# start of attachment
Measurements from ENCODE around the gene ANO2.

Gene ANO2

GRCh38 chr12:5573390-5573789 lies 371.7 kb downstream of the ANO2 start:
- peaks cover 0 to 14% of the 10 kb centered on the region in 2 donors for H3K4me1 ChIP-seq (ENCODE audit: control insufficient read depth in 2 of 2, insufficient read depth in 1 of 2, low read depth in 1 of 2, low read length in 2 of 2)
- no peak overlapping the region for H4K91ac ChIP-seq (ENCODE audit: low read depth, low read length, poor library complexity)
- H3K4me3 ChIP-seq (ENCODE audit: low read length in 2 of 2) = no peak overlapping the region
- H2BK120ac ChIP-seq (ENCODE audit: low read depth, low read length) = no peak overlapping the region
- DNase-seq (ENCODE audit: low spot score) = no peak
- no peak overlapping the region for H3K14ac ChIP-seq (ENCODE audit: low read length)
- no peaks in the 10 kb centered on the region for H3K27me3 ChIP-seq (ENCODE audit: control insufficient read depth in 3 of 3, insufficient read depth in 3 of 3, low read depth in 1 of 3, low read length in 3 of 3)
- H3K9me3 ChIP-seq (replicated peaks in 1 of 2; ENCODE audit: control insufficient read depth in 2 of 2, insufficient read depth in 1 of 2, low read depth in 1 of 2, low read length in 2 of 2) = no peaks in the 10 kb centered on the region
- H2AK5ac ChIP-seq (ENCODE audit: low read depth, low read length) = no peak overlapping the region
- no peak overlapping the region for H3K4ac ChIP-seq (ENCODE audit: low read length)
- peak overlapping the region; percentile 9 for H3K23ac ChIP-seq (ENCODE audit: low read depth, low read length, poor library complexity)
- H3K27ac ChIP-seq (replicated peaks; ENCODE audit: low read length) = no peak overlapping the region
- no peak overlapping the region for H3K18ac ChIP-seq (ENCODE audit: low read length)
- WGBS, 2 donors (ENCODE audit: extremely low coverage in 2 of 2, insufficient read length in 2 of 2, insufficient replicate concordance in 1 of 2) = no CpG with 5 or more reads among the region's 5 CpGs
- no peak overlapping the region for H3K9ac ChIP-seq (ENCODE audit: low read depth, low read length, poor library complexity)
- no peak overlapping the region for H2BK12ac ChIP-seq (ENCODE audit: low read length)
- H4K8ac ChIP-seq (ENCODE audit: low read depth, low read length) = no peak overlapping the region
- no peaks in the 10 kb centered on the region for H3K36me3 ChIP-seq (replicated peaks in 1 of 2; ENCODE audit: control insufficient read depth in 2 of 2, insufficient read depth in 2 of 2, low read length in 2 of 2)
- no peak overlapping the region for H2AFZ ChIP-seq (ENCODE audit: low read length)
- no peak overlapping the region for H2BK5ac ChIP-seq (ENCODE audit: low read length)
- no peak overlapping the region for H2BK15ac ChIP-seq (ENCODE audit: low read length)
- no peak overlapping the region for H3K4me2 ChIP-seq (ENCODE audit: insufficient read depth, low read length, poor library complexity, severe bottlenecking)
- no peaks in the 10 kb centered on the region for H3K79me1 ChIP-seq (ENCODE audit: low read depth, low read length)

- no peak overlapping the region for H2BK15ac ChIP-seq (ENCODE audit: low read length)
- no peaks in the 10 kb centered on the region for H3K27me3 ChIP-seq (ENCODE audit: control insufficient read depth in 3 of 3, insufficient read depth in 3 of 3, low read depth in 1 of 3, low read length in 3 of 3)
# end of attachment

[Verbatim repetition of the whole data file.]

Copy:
Measurements from ENCODE around the gene ANO2.

Gene ANO2

GRCh38 chr12:5573390-5573789 lies 371.7 kb downstream of the ANO2 start:
- peaks cover 0 to 14% of the 10 kb centered on the region in 2 donors for H3K4me1 ChIP-seq (ENCODE audit: control insufficient read depth in 2 of 2, insufficient read depth in 1 of 2, low read depth in 1 of 2, low read length in 2 of 2)
- no peak overlapping the region for H4K91ac ChIP-seq (ENCODE audit: low read depth, low read length, poor library complexity)
- H3K4me3 ChIP-seq (ENCODE audit: low read length in 2 of 2) = no peak overlapping the region
- H2BK120ac ChIP-seq (ENCODE audit: low read depth, low read length) = no peak overlapping the region
- DNase-seq (ENCODE audit: low spot score) = no peak
- no peak overlapping the region for H3K14ac ChIP-seq (ENCODE audit: low read length)
- no peaks in the 10 kb centered on the region for H3K27me3 ChIP-seq (ENCODE audit: control insufficient read depth in 3 of 3, insufficient read depth in 3 of 3, low read depth in 1 of 3, low read length in 3 of 3)
- H3K9me3 ChIP-seq (replicated peaks in 1 of 2; ENCODE audit: control insufficient read depth in 2 of 2, insufficient read depth in 1 of 2, low read depth in 1 of 2, low read length in 2 of 2) = no peaks in the 10 kb centered on the region
- H2AK5ac ChIP-seq (ENCODE audit: low read depth, low read length) = no peak overlapping the region
- no peak overlapping the region for H3K4ac ChIP-seq (ENCODE audit: low read length)
- peak overlapping the region; percentile 9 for H3K23ac ChIP-seq (ENCODE audit: low read depth, low read length, poor library complexity)
- H3K27ac ChIP-seq (replicated peaks; ENCODE audit: low read length) = no peak overlapping the region
- no peak overlapping the region for H3K18ac ChIP-seq (ENCODE audit: low read length)
- WGBS, 2 donors (ENCODE audit: extremely low coverage in 2 of 2, insufficient read length in 2 of 2, insufficient replicate concordance in 1 of 2) = no CpG with 5 or more reads among the region's 5 CpGs
- no peak overlapping the region for H3K9ac ChIP-seq (ENCODE audit: low read depth, low read length, poor library complexity)
- no peak overlapping the region for H2BK12ac ChIP-seq (ENCODE audit: low read length)
- H4K8ac ChIP-seq (ENCODE audit: low read depth, low read length) = no peak overlapping the region
- no peaks in the 10 kb centered on the region for H3K36me3 ChIP-seq (replicated peaks in 1 of 2; ENCODE audit: control insufficient read depth in 2 of 2, insufficient read depth in 2 of 2, low read length in 2 of 2)
- no peak overlapping the region for H2AFZ ChIP-seq (ENCODE audit: low read length)
- no peak overlapping the region for H2BK5ac ChIP-seq (ENCODE audit: low read length)
- no peak overlapping the region for H2BK15ac ChIP-seq (ENCODE audit: low read length)
- no peak overlapping the region for H3K4me2 ChIP-seq (ENCODE audit: insufficient read depth, low read length, poor library complexity, severe bottlenecking)
- no peaks in the 10 kb centered on the region for H3K79me1 ChIP-seq (ENCODE audit: low read depth, low read length)

- no peak overlapping the region for H2BK15ac ChIP-seq (ENCODE audit: low read length)
- no peaks in the 10 kb centered on the region for H3K27me3 ChIP-seq (ENCODE audit: control insufficient read depth in 3 of 3, insufficient read depth in 3 of 3, low read depth in 1 of 3, low read length in 3 of 3)